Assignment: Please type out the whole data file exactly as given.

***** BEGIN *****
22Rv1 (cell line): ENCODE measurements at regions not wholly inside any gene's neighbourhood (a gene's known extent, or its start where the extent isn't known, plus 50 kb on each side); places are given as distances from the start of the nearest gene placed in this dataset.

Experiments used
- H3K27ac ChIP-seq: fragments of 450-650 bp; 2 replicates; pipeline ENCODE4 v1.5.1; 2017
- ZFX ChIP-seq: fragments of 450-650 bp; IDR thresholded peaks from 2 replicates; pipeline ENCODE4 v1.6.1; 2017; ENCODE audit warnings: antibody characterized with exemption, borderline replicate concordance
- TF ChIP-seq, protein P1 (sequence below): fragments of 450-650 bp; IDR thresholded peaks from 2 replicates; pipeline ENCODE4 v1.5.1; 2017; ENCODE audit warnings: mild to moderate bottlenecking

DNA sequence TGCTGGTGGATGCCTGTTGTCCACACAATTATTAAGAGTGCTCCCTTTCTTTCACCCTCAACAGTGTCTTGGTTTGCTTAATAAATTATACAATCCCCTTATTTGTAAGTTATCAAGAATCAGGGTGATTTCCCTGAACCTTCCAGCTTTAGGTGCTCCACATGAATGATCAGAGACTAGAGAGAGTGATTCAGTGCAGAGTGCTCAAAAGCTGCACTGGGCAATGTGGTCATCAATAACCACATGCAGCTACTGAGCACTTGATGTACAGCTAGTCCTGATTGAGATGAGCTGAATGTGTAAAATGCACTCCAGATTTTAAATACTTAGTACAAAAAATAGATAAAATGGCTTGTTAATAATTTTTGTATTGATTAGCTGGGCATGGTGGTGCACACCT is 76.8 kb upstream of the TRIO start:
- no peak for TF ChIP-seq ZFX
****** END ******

22Rv1 (cell line): ENCODE measurements at regions not wholly inside any gene's neighbourhood (a gene's known extent, or its start where the extent isn't known, plus 50 kb on each side); places are given as distances from the start of the nearest gene placed in this dataset.

Experiments used
- H3K27ac ChIP-seq: fragments of 450-650 bp; 2 replicates; pipeline ENCODE4 v1.5.1; 2017
- ZFX ChIP-seq: fragments of 450-650 bp; IDR thresholded peaks from 2 replicates; pipeline ENCODE4 v1.6.1; 2017; ENCODE audit warnings: antibody characterized with exemption, borderline replicate concordance
- TF ChIP-seq, protein P1 (sequence below): fragments of 450-650 bp; IDR thresholded peaks from 2 replicates; pipeline ENCODE4 v1.5.1; 2017; ENCODE audit warnings: mild to moderate bottlenecking

DNA sequence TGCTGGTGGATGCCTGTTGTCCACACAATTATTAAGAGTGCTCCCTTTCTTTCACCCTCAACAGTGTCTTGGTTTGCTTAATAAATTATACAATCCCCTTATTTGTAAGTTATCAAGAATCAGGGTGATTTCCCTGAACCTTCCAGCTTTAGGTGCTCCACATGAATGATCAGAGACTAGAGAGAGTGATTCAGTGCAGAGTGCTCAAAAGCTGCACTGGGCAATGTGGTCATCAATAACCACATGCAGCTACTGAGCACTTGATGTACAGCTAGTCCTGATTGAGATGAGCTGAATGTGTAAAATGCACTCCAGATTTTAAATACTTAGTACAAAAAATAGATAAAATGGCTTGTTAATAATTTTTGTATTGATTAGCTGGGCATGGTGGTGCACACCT is 76.8 kb upstream of the TRIO start:
- no peak for TF ChIP-seq ZFX